# Every sequence has at least one limit point

This is, of course, easily proven with the help of the Bolzano-Weierstrass theorem. However, going through the lecture notes in my class, the B-W theorem is only introduced after the claim

Every sequence has at least one limit point

is introduced, which itself is introduced as a corollary of:

Theorem:

1) The element $a\in\mathbb R\cup\{{-\infty,\infty}\}$ is a limit point of a sequence $\{X_n\}$ iff exists its subsequence $\{X_{k_n}\}$ converging to $a$.

2) Limit inferior of $\{X_n\}$ is the lowermost limit point of the sequence.

3) Limit superior of $\{X_n\}$ is the uppermost limit point of the sequence.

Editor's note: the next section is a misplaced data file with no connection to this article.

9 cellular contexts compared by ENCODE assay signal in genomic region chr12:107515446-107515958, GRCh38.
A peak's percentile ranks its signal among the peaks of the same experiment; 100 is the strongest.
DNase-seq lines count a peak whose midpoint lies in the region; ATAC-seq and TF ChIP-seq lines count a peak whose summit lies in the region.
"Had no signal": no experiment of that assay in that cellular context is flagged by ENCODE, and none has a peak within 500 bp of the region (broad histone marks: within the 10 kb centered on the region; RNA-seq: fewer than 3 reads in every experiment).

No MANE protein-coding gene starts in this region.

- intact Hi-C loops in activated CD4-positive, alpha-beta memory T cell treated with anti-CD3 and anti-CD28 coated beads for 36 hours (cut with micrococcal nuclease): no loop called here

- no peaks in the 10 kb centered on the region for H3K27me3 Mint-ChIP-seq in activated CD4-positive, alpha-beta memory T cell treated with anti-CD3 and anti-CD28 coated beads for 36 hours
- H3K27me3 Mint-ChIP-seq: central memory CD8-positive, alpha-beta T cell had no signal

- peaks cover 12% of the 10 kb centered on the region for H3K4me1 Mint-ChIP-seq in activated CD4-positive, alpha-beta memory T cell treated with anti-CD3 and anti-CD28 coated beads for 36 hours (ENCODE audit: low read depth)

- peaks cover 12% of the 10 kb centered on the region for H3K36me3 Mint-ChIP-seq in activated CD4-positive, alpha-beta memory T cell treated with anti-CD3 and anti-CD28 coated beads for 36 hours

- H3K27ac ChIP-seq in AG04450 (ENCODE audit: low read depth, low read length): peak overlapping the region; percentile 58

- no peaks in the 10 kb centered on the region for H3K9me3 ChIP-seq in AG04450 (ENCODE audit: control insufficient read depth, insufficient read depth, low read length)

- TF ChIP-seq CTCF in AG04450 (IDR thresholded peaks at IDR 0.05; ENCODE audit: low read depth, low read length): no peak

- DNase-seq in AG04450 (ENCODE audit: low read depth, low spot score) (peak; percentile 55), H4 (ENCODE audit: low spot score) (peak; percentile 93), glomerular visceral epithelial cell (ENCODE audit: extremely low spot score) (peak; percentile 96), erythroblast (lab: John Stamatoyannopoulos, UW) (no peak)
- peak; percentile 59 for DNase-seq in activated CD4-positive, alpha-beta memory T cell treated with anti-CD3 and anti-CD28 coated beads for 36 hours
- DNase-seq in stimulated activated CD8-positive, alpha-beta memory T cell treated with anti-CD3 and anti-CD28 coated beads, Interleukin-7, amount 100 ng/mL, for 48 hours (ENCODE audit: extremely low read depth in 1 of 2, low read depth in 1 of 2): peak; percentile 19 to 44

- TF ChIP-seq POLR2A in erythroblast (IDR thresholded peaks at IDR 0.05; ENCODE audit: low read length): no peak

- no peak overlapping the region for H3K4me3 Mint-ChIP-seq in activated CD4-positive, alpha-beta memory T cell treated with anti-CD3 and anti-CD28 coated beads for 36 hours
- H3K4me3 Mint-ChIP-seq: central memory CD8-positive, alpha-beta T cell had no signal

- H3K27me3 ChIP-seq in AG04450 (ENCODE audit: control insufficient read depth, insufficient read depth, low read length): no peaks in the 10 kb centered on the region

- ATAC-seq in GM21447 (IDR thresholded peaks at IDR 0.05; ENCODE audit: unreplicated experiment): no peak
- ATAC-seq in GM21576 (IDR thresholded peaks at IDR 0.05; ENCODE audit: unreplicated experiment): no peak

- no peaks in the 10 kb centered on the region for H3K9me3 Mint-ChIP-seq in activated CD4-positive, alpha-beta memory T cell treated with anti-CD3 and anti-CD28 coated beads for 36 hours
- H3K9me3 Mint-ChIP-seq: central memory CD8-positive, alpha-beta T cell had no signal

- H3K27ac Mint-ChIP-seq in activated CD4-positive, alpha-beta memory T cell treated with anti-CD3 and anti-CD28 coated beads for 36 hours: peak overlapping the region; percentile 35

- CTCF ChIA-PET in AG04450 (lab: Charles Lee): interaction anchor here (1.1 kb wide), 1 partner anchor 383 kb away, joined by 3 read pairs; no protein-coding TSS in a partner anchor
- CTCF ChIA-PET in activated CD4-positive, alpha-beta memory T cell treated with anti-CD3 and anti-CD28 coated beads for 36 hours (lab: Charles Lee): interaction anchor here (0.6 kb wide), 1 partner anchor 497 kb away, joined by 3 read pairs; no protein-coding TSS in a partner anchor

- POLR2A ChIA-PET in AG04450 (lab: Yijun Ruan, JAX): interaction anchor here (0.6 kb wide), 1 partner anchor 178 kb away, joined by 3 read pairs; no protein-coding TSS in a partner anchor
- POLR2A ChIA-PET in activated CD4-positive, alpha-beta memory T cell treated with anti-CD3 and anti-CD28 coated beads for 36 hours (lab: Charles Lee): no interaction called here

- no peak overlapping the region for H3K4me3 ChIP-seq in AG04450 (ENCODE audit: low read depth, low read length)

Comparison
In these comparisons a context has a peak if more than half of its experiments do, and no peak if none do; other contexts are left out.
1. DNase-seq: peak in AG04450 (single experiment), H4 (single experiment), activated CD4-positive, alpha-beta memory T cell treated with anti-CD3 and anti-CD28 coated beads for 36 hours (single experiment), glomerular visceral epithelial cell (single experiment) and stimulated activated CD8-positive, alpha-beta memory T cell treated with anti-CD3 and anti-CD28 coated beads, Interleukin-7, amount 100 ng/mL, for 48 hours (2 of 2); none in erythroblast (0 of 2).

(Hopefully the idea is clear, this is only my own translation as the text is not english)

I don't quite see how does that imply that "every sequence has at least one limit point" and therefore would be grateful for any help, thanks.

Every sequence has at least one limit point because the limit superior and limit inferior are examples of limit points of the sequence. The superior and inferior limits may coincide however (if and only if the sequence converges) so hence "at least one" rather than "at least two".

• Thanks, I see now where my problem with my original question is: I misunderstood the terms limit superior and limit inferior and need to read a bit more on that. Is it then true if I say that every sequence has a limit superior and limit inferior?
– Dahn
Commented Dec 10, 2012 at 13:27
• @DahnJahn Yes, the limit superior and limit inferior of a sequence always exist, because they are defined to be the limits of $a_n=\sup_{k\geq n} \{ x_k \}$ and $b_n=\inf_{k\geq n} \{ x_k \}$ respectively, and both $a_n$ and $b_n$ are monotone (make sure you think about why) thus their limits exist. Commented Dec 10, 2012 at 13:32